(a) Acquire and assemble property, make sites available for development, and negotiate the disposition of property for development on terms that are economically feasible for development.
(b) Facilitate remediation of contaminated property.
(c) Provide and maintain infrastructure for economic development and sustainable communities.
(d) Assist in provision of affordable housing, and pursue a permanent source of statewide or regional funding for it.
(e) Enter into agreements with the private sector and other public agencies toward common goals and mutual benefits.
2. Enhance project implementation and financing tools.
(a) Without burdening the local general fund or credit of the state, permit a local government, alone or in cooperation with other local entities, to
- Use tax increment financing (on a voluntary basis by affected taxing agencies) with respect to increased property taxes, sales taxes, transient occupancy taxes or other dedicated local tax sources that are generated from development in a designated area or from one or more development projects, and permit the pledge of such tax increment for payment of bonds or other indebtedness;
- Enter into tax sharing agreements, tax increment or other revenue sharing agreements for the allocation and pledge of such revenues, in whole or in part, to facilitate financing of common infrastructure, economic development and sustainable communities projects, including green energy and energy efficient programs; and
- Use tax increment financing to leverage private investment in conjunction with other financing mechanisms that exist or can be created at the local level.
(b) Broaden local voter-approved financing mechanisms to allow 55 percent voter approval (as currently allowed for schools) for bonds or other long-term financing requiring voter approval, for public infrastructure, affordable housing, economic development, and transportation and sustainable communities purposes.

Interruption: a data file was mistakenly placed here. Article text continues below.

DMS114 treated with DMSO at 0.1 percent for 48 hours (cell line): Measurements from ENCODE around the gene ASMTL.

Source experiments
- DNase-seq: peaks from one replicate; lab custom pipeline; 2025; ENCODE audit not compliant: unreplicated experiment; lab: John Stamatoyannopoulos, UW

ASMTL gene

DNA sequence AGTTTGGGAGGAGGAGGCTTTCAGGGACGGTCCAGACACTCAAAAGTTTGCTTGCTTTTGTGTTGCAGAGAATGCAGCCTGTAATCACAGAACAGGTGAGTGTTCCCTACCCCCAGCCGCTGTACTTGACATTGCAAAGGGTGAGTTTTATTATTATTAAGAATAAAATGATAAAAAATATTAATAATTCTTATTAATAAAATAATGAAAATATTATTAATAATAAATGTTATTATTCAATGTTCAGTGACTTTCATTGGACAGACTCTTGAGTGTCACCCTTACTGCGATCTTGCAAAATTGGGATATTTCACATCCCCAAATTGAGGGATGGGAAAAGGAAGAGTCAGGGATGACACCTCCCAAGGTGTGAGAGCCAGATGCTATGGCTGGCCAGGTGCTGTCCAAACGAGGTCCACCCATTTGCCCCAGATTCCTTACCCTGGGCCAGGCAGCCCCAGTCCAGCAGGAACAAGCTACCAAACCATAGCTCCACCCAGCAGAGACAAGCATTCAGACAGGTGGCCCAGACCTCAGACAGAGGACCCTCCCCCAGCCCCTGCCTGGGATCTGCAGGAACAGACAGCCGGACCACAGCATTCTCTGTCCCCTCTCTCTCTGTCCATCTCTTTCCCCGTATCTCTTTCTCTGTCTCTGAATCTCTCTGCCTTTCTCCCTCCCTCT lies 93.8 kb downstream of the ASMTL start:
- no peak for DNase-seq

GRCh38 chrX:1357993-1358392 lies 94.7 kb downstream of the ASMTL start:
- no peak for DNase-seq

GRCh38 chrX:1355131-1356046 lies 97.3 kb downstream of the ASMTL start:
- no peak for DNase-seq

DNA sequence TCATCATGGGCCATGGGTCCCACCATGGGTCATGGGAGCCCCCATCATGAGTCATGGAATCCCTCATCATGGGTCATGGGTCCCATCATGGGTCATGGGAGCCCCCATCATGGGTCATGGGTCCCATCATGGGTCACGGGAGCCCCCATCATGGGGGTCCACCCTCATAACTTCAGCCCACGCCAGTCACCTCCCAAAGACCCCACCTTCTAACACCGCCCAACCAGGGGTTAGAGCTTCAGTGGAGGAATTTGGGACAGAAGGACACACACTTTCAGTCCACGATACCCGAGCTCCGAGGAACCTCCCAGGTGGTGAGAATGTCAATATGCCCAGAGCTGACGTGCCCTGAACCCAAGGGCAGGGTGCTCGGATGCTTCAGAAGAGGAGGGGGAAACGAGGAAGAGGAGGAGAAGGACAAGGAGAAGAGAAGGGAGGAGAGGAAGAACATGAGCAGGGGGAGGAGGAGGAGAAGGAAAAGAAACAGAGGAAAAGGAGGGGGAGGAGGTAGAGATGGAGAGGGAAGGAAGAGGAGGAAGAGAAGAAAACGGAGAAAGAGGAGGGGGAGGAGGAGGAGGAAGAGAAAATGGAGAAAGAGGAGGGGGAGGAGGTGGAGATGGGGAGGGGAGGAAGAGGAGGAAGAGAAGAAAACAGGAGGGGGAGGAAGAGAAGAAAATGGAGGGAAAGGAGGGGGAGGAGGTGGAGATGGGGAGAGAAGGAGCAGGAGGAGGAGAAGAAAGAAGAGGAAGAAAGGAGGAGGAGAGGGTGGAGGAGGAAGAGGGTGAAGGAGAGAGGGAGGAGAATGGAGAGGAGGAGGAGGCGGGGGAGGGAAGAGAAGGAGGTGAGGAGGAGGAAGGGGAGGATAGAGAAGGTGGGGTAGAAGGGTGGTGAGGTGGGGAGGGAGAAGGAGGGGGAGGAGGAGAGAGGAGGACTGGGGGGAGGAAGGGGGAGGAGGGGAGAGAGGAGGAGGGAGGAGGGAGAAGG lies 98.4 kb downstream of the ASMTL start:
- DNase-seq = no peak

(c) Simplify land use approval and permitting processes for urban infill and transit-oriented projects.
3. Enhance openness and transparency.
(a) Adopt fiduciary procedures that insure openness, transparency and accountability for economic development transactions, including public notices with staff reports and supporting documents on file, a public hearing and findings of the basis and justification for the decisions of the legislative body.
(b) Perform periodic financial and performance audits to monitor progress and evaluate outcomes.
4. Foster regional and state cooperation.
(a) Within existing powers or new powers granted by legislation, authorize regional governments or associations to use a set of tools and incentives that promote regional collaboration, solutions, and investments among the public and private sectors.
(b) Authorize state agencies to partner with local governments on state projects benefitting or impacting communities and cooperate in other areas of local economic development.
The report can be accessed online at http://sf.uli.org/uli-in-action/california-wide-land-use-reform.
The Urban Land Institute (www.uli.org) is a nonprofit education and research institute supported by its members. Its mission is to provide leadership in the responsible use of land and in creating and sustaining thriving communities worldwide. Established in 1936, the Institute has nearly 30,000 members representing all aspects of land use and development disciplines. Information on the California District Councils can be found at www.ulisf.org, www.uli-la.org, http://orangecounty.uli.org, www.sacramento.uli.org, and www.sandiego.uli.org.
SOURCE Urban Land Institute